Who is responsible for the inconvenience being visited upon the British public by the rail strikes? Boris, will be the knee-jerk response of many, since the Prime Minister, having been caught out in past delinquencies, has now attained the status of universal scapegoat, a position that public caprice rotates between a member of the royal family and other public figures, as the mood takes it. More literal-minded people will blame Mick Lynch, of the RMT union, on the reasonable premise that he called the strike.

The thinking man, however, especially if he takes the long view, will trace the responsibility back to Naram-Sin of Akkad who, around 2230 BC, decreed the standard weights and measures to be observed by the artisan guilds in each Mesopotamian city. Trade guilds have been around for a very long time and enjoyed their peak influence in Europe in the Middle Ages. The question remains: were trade guilds the ancestors of modern trade unions, or of employers’ organisations?

Of both, seems to be the answer. Although the old trade guilds in Britain, regulating trade to a degree that Adam Smith thought damaging, were more obviously the predecessors of the CBI than the RMT, some of their functions at artisan level, such as welfare, organised by friendly societies, presaged the later trade union. The guilds fell out of favour in the 19th century, just as trade unionism rose. It is exactly 150 years since trade unions were legalised in Britain: the question stranded commuters will be asking themselves is whether the unions have, as used to be said of effete dynasties in imperial China, exhausted the mandate of heaven.

Globally, trade unionism is in decline. An OECD table of “union density”, the percentage of a national workforce that is unionised, up to 2018, shows huge variation across OECD member states. Startlingly, France, with just 8.8 per cent of its workforce belonging to a trade union, a 2 per cent decrease since 2000, is third-bottom on the list. Yet France is commonly perceived as strike-ridden and continually disrupted by protests. It seems French farmers do not feel the need to join a union before blocking roads with their tractors.

Unsurprisingly, the highest union density is in the Scandinavian countries, averaging 67 per cent. The United Kingdom comes in at 17th, with 23.4 per cent of workers in trade unions, a 6.4 per cent decline from 2000. Clearly, the climate is not favourable to trade unionism and it is difficult to see a major strike on the railways helping to rehabilitate it.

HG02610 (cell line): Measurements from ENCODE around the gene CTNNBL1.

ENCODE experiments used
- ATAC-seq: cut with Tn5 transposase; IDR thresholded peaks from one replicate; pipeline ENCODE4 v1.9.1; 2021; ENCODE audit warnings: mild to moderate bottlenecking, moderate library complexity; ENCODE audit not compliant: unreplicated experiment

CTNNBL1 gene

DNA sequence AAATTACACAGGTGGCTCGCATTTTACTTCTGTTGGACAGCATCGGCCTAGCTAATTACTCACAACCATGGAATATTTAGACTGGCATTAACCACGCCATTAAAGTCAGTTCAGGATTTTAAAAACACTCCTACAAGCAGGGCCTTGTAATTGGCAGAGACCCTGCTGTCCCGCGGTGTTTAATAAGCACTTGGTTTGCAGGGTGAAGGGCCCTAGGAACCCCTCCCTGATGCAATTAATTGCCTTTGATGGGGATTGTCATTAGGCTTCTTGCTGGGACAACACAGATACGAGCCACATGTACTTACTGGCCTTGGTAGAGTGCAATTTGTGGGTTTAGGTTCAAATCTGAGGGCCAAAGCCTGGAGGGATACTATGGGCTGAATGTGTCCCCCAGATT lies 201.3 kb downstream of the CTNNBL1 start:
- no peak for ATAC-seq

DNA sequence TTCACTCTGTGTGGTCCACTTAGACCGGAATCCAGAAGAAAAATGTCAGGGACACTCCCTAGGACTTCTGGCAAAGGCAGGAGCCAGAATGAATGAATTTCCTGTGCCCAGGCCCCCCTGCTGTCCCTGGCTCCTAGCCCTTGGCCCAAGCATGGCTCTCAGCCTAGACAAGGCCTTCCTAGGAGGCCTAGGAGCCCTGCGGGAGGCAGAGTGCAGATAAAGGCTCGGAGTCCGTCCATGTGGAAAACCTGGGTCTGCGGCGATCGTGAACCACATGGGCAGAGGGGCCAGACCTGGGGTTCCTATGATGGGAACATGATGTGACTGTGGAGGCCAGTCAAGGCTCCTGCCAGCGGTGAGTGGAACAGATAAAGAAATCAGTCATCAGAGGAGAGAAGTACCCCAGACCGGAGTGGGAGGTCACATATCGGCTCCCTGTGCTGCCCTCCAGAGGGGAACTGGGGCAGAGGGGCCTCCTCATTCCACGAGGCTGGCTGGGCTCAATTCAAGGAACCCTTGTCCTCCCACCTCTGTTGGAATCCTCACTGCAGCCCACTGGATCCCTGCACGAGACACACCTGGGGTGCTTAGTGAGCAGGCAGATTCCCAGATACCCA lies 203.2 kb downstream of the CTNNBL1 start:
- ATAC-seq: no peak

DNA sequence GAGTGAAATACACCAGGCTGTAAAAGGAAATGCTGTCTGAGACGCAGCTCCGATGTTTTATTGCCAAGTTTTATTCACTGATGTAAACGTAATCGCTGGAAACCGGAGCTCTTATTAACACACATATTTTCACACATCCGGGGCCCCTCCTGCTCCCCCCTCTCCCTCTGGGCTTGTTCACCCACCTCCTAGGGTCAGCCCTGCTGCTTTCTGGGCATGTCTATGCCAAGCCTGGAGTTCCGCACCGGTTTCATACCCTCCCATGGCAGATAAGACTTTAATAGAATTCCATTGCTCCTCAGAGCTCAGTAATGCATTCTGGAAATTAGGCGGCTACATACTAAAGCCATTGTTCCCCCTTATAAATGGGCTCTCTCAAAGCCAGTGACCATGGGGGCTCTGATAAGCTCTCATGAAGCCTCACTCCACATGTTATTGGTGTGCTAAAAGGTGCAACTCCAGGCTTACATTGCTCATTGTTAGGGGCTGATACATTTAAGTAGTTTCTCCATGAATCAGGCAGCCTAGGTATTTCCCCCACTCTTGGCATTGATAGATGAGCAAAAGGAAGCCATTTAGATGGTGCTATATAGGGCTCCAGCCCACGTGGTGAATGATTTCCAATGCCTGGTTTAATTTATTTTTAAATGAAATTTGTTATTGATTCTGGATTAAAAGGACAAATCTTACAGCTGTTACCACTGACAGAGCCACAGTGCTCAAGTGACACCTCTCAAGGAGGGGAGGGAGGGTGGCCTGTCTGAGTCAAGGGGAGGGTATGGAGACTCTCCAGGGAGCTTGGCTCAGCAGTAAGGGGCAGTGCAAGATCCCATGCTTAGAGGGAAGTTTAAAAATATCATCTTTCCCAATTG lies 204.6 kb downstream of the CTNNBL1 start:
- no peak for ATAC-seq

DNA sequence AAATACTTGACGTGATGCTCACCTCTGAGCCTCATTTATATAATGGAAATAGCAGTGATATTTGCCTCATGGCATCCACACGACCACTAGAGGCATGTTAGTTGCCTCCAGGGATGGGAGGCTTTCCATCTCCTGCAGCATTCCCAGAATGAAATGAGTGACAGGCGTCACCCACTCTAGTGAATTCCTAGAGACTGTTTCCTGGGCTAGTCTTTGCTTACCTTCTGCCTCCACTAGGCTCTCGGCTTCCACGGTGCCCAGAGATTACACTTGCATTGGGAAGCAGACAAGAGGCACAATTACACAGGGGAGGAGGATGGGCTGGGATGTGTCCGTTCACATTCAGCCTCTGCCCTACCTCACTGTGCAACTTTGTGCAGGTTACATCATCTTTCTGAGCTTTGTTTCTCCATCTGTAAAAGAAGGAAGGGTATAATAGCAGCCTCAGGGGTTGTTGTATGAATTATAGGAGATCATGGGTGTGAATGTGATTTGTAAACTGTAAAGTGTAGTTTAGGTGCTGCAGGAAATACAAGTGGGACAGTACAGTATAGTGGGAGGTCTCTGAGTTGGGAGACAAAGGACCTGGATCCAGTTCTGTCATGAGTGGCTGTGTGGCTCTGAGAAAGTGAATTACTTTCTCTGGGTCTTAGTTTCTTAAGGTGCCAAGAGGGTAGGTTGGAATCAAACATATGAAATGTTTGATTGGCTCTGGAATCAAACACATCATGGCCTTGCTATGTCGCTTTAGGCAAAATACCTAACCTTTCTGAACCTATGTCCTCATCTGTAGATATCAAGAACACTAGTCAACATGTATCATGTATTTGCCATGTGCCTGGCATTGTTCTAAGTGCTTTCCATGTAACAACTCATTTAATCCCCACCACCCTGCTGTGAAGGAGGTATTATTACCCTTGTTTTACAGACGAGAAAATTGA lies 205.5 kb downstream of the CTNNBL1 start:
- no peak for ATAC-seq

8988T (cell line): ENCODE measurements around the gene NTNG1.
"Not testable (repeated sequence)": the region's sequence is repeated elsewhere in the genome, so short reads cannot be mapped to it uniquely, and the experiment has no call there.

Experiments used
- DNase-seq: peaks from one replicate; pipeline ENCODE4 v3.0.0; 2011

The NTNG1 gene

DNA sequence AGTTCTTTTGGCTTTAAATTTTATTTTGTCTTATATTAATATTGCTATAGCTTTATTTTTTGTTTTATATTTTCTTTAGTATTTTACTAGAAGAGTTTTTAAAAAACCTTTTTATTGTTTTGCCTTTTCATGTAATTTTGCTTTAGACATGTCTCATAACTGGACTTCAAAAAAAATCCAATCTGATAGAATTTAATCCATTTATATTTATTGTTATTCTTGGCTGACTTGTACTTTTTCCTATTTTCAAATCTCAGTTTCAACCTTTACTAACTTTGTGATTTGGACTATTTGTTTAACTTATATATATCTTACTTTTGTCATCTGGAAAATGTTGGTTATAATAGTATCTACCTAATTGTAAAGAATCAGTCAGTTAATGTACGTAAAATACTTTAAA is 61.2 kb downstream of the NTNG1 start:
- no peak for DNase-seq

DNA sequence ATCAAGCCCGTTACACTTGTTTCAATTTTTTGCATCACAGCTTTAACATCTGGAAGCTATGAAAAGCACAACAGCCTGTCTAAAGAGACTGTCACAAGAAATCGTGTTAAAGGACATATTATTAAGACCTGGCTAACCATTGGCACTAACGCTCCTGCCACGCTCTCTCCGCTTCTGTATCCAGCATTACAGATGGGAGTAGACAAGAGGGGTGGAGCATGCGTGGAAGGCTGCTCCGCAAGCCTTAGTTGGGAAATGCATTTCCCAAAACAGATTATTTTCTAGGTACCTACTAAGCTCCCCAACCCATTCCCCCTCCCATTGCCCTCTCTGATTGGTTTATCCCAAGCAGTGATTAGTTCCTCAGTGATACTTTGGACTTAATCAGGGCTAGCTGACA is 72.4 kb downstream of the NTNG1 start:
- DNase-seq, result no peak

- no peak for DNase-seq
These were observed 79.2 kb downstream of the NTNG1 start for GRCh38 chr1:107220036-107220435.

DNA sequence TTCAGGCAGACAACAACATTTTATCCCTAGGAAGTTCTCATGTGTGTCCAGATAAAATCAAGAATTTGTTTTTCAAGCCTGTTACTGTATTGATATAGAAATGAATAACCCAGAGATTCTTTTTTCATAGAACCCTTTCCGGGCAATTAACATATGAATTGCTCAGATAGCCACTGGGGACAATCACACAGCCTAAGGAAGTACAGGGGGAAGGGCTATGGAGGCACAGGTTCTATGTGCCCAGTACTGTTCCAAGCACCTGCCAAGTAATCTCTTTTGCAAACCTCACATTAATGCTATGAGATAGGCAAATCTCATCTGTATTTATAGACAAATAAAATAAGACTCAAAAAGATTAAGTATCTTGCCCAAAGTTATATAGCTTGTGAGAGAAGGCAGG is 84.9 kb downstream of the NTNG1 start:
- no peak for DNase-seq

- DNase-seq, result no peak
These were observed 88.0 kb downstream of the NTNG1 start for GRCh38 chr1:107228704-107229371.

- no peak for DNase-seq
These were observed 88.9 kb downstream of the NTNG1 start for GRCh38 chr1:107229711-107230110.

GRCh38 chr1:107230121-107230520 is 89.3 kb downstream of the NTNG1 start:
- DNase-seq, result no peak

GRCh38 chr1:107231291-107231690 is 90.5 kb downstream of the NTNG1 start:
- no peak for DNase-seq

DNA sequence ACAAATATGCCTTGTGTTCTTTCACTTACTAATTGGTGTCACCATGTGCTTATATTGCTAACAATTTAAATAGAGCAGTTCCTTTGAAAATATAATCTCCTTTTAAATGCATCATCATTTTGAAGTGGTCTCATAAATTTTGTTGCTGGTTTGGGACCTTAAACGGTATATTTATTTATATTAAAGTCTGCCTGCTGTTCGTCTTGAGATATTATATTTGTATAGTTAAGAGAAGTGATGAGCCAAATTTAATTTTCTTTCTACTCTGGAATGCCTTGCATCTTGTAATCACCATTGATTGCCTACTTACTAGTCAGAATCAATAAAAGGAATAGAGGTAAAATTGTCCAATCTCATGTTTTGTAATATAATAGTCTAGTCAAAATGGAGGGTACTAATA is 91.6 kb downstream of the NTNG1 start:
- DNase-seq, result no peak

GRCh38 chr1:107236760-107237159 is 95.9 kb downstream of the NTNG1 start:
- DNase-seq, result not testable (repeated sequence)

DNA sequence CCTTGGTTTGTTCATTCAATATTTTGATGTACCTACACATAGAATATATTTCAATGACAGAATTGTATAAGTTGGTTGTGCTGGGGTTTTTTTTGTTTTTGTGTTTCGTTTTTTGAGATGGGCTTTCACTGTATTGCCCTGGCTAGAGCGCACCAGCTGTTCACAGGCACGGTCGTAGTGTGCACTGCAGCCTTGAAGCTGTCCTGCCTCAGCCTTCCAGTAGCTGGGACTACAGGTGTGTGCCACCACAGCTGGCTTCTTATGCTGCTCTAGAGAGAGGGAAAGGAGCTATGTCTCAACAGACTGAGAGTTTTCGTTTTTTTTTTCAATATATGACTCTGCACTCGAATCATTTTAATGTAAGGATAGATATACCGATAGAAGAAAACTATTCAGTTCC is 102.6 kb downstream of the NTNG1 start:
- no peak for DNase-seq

Yet revulsion against union militancy should not be allowed to obscure the fact that no British government, in the period of grace since Margaret Thatcher faced down Scargill’s militant miners, has properly addressed the need to create an industrial relations framework fit for the 21st century. Conservative politicians and some employers referred wistfully, from time to time, to how the German economic miracle (dated though that phrase may be now) was made possible by the collaboration between workers and management. There was, however, a defeatist consensus that the German model could not be transplanted to Britain.

And small wonder, considering the character of British trade unionism. As long ago as 1959, Peter Sellers’ portrayal, in the film “I’m All Right, Jack”, of Fred Kite, the caricature shop steward with his rule book, pompous vocabulary and knee-jerk instinct to call a halt to work at the slightest opportunity, painted an accurate picture of the politically motivated militancy that acted as a drag-chain on Britain’s economy and competitiveness for decades. There was a truly sinister element involved; long after Leslie Cannon and Frank Chapple liberated the ETU (electricians’ union) from Communist control by ballot-rigging in 1961, Marxist influence persisted elsewhere in the trade union movement.

While the Thatcher era and the decisive defeat of the NUM ended the aspirations of union militants to negate general election results that installed a Conservative government, the dwindling union movement still throws up Fred Kite figures such as Bob Crow. The latest union leader to inflict misery on the public is Mick Lynch, also of the RMT. Is he a dinosaur or does he see a political opportunity?

The strike is, by any objective criteria, unjustified. With inflation at 9 per cent and heading for 11 per cent, it is understandable that workers should seek a pay rise. Much of Britain’s workforce is suffering badly: one of the most concerning phenomena of recent times is the rise in poverty among people who actually hold jobs – sometimes two. But the membership of the RMT is hardly to the forefront among the needy.